In the intro to “Giorgio by Moroder,” the Italian legend discusses his music, development, and the future at large. But he leaves out his most pertinent quote in the middle of the worldwide hype machine that is Daft Punk: “What the world needs now is not only good dance songs, which I think are out, the world needs something new.”
And what better lens to look at “Random Access Memories,” arguably the most anticipated studio album of the past decade, through? Since their inception in 1993, Daft Punk has inadvertently shaped every crevice of dance music into what it currently is. You’d be hard pressed to find one DJ/producer who doesn’t list Daft Punk at the top of his influences. That’s not just pure coincidence, though. Their style has always been boundary pushing—they’ve fused genres and they’ve created them. But now, after a nearly six year hiatus from the world of dance music (sans Tron), they’ve returned (to a live studio, no less) to, for perhaps the first time, make an album with an agenda.
Or at least that’s how it seems as you listen through RAM, an eclectic mix of sounds blended in from Italian discotheques to American radio. Yet it’s all a cogent theme (albeit a banal one, at this point): retrospective futurism. Guy and Thomas, for the first time, it seems, sat down and laid out a plan. We saw it when “Get Lucky” emerged into the mainstream consciousness in the form of a guitar heavy disco groove, but now, in an album at large, it’s so much more diverse than that niche. But all the while, it stays true to its intent.
“Fragments of Time” and “Instant Crush” perhaps best display that ability to channel even the strangest of genres for the duo. With The Stroke’s Julian Casablancas at the helm of “Instant Crush,” Daft Punk recreates the feel of an 80’s pop-rock anthem overlaid with a robotic Casablancas. It’s a song you could find at the end of a John Hughes movie, that is, until they break it down to disco organs and a funk-laden bassline. “Fragments of Time,” too, recalls a distinctive musical era in America—Guitar and piano melodies straight out of the Fleetwood Mac songbook flow into a frantic organ solo a la the E Street Band, with just a touch of future to it. You can’t help but hear Casey Kasem introducing it as one of the top hits of the sundrenched 60’s. And that’s the goal, at least according to the lyrics, “If I had my way I would never leave, keep building these Random Memories, turning our days into melodies. But since I can’t stay, I’ll just keep playing back these fragments of time.” That sentiment breathes through the entire album.
But American pop-rock isn’t their only interest on this album. “Lose Yourself To Dance,” Pharrell and Nile Rodger’s other funky project on this album, evokes a much more sultry “Get Lucky.” The elements remain—falsetto crooning, vocoder repetition, funk guitar—but a single bass makes it that much sexier.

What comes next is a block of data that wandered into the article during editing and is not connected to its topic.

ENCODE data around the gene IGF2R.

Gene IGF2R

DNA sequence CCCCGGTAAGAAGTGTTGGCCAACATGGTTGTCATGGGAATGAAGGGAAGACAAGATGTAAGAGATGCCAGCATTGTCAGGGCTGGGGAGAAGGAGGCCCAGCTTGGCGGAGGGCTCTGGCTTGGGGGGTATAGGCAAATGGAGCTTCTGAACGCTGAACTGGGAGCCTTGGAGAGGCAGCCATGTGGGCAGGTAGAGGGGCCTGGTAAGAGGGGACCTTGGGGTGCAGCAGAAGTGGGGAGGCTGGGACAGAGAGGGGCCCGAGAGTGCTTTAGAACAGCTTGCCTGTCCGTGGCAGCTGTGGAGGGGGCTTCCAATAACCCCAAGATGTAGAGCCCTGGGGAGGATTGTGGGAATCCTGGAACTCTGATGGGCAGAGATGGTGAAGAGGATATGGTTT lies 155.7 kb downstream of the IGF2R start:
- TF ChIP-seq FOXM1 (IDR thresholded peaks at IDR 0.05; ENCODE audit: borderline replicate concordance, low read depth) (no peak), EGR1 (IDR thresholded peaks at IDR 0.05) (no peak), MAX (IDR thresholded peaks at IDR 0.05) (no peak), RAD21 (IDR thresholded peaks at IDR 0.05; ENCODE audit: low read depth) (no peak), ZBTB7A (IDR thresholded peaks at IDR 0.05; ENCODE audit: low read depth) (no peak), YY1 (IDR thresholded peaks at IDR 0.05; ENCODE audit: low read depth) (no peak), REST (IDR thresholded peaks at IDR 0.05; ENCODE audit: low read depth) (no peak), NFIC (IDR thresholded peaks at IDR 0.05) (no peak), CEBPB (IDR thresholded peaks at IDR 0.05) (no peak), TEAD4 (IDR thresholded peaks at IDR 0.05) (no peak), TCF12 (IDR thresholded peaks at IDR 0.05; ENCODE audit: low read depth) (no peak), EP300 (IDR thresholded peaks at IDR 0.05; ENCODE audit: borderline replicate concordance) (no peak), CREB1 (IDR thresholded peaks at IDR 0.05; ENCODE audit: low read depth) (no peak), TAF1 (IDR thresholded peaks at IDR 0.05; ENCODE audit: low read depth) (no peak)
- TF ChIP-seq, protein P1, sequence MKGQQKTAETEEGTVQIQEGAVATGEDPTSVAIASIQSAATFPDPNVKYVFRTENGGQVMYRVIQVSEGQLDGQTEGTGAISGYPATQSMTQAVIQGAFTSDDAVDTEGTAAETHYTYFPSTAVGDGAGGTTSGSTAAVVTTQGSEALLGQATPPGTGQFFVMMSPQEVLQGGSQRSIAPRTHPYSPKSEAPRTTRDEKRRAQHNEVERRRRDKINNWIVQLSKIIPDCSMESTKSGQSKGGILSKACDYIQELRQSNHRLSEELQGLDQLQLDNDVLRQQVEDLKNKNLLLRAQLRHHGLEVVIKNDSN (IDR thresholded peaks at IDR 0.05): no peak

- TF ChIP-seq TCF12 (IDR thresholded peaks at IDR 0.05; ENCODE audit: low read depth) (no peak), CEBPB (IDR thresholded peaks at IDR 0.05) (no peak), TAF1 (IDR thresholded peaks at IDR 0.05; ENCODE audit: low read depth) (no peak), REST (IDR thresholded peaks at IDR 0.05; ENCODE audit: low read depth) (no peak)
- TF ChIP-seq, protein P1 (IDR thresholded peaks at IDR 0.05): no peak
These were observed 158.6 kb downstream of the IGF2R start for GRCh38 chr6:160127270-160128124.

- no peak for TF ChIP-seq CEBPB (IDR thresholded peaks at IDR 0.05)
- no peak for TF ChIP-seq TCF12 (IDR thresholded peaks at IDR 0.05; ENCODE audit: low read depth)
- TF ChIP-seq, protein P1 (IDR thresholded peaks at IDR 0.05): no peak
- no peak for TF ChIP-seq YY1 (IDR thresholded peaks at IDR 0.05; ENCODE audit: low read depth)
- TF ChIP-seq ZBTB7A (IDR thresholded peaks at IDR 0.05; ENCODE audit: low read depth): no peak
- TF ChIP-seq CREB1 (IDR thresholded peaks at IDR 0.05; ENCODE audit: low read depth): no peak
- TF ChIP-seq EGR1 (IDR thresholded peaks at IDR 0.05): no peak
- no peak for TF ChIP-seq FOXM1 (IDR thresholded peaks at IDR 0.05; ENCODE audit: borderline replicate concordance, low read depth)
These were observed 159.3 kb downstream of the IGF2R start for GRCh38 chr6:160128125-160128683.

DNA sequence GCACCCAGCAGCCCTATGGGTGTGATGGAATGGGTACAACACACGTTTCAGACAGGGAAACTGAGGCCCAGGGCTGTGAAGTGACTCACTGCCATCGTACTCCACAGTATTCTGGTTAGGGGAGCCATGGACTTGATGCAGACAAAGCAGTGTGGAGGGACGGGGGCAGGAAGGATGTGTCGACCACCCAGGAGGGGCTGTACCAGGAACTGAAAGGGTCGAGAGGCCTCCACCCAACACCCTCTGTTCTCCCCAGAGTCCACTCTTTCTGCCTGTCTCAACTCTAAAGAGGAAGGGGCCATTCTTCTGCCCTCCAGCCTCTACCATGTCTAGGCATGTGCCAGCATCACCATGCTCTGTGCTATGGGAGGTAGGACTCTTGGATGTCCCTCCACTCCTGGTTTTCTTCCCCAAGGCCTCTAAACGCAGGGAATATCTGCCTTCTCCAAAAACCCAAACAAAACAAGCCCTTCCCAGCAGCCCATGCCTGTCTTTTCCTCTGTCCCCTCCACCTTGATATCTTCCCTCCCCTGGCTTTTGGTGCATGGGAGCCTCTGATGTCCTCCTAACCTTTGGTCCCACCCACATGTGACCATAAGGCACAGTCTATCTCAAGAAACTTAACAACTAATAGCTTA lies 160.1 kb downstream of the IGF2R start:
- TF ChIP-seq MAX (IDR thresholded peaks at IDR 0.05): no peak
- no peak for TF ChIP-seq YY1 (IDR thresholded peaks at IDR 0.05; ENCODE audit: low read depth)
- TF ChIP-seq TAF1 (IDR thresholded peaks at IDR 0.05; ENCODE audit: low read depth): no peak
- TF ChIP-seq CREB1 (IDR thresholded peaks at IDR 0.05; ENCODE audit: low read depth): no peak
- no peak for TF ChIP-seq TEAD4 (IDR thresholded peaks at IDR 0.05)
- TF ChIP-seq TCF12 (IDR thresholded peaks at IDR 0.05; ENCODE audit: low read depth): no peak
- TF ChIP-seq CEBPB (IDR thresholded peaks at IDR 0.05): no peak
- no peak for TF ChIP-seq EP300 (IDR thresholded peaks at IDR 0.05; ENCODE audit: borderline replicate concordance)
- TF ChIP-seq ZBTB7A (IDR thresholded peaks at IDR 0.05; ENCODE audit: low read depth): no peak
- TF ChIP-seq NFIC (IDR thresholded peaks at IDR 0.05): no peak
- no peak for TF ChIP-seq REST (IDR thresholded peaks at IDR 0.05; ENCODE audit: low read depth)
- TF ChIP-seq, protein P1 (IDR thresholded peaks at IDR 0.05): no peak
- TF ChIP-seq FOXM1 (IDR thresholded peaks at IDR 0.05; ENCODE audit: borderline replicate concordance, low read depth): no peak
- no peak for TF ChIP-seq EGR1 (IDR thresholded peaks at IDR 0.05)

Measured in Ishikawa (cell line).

And while on the subject of sexy sounds, “Giorgio by Moroder” is possibly the most so on the album. After a restaurant interview about the future of music (the synthesizer) and the simply classic line, “My name is Giovanni Giorgio, but everybody calls me Giorgio,” synths filter and pan their way through a burgeoning drum that ends in some a wildly impressive scene that almost sounds like a Rush song. If you’re looking for old Daft Punk, this is one place to find it.
Perhaps the biggest standout on the record, however, is the collaboration with Panda Bear, “Doin it Right;” and if “Get Lucky” had a competitor for the album’s hit single, this is it. It’s a bare bones electronic pop song; the drum machine belongs to R&B, the vocals to the American pop collective. But fused together behind the building vocoders, it turns into a feel good reflection on the eternal truth of dance, “If you lose your way tonight, that’s how you know the magic’s right.” With all the focus on genre classification and definition, the robots remind us what music is all about: losing yourself in the sounds.
But after all that nostalgia, Daft Punk returns, triumphant, in the finale, “Contact.” Opening with an astronaut’s eerie radio transmission about a star in the distance over a sampling of The Sherbs, it’s too indicative of the robots’ true place: outer space. I think it was Pharrell that first introduced the idea that they were extraterrestrial, but here they really put life into that conspiracy. A finale to shut out any other like it, the emotion here is as palpable as the ominous organs. It’s as if all their pent up style, slowly leaking out into every other track on the album, erupts into a symphonic chaos of organs, synths and drum solos until finally white noise begins to crush every sound in the world as they rocket away towards that star. This may sound hyperbolic, but for this track, that word doesn’t exist.
And perhaps that’s what Guy and Thomas have become: distant visitors. With the potential to change music as we know it, it would certainly be a responsible strategy. Oversaturation is perhaps the death of all great musicians, and by only emerging every so often, Daft Punk stays away from that untimely death. They’re much too important to fade out into dance music’s homogeny like that.
If they haven’t before, they’ve now achieved superhero status. And they wear it well. In the disarray of genres and the four on the floor comfort zone and the rapid-fire rate of production, they remind us all to step back, pause, and look at the bigger picture. Let no genre hold you back. Create, but don’t be afraid to let past sounds invade your work. Always look to the future, but use anything available to do so. Or, as Giorgio put it, don’t create good dance music, create new dance music.
Buy it on iTunes in a week, stream it there now.